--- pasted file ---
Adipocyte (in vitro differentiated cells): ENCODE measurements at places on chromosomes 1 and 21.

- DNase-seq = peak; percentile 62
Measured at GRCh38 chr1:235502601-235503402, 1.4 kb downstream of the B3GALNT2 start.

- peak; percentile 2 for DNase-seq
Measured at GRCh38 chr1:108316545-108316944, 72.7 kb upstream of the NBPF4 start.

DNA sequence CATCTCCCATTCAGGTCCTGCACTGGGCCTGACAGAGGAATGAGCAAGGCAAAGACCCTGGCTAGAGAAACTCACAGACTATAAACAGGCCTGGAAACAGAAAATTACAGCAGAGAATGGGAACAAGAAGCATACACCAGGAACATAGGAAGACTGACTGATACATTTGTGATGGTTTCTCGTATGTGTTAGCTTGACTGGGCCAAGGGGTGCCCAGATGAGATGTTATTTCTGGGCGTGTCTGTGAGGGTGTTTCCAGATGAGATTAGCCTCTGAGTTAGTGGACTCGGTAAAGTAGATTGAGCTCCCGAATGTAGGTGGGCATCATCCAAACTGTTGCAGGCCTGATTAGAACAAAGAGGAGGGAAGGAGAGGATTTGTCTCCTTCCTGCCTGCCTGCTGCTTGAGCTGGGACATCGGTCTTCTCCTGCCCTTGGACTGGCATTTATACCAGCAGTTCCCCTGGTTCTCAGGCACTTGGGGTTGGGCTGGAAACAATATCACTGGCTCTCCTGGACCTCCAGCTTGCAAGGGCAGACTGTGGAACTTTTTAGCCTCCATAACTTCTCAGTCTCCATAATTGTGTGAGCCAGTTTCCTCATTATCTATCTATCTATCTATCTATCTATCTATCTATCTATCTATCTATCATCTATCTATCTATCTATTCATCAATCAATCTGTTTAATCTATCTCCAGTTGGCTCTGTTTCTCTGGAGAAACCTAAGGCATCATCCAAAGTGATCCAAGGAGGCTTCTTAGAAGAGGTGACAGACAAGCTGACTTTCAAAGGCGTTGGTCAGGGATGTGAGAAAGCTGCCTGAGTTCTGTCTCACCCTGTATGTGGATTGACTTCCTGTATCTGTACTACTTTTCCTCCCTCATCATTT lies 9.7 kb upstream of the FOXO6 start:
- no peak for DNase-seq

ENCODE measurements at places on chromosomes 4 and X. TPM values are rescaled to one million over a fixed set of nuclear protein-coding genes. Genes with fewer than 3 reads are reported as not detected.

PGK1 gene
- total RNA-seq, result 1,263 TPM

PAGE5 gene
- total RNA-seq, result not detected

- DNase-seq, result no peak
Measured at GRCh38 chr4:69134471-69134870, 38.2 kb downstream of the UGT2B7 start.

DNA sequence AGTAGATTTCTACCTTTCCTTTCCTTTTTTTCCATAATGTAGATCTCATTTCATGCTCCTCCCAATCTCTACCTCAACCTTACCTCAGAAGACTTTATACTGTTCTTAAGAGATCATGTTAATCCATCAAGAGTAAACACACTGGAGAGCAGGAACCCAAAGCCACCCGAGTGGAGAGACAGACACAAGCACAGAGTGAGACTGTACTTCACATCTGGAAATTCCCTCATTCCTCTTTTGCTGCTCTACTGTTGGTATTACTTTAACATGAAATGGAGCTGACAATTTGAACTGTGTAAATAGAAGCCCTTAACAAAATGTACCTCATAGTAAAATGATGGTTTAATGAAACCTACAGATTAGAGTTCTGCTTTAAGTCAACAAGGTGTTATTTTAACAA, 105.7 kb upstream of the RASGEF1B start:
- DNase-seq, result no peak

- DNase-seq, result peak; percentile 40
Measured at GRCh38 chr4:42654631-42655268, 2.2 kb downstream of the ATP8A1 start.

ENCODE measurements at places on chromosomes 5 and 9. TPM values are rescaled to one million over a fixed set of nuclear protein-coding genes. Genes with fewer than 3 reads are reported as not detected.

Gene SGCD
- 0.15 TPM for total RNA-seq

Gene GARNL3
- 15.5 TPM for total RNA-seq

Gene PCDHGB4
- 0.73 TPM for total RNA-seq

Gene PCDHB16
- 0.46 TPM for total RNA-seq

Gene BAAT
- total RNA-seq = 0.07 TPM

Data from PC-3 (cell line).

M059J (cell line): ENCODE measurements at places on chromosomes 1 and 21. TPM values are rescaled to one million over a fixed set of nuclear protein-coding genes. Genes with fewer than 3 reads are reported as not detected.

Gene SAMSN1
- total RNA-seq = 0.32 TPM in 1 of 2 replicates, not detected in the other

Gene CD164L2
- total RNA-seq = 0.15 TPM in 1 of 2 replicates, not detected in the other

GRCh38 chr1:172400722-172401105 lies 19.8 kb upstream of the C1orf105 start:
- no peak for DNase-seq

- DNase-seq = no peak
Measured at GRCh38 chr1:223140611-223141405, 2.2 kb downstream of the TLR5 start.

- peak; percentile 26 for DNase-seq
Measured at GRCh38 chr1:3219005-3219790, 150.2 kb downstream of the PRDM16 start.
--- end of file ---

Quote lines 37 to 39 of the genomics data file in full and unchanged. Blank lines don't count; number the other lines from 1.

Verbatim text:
- no peak for DNase-seq

- DNase-seq = no peak
Measured at GRCh38 chr1:223140611-223141405, 2.2 kb downstream of the TLR5 start.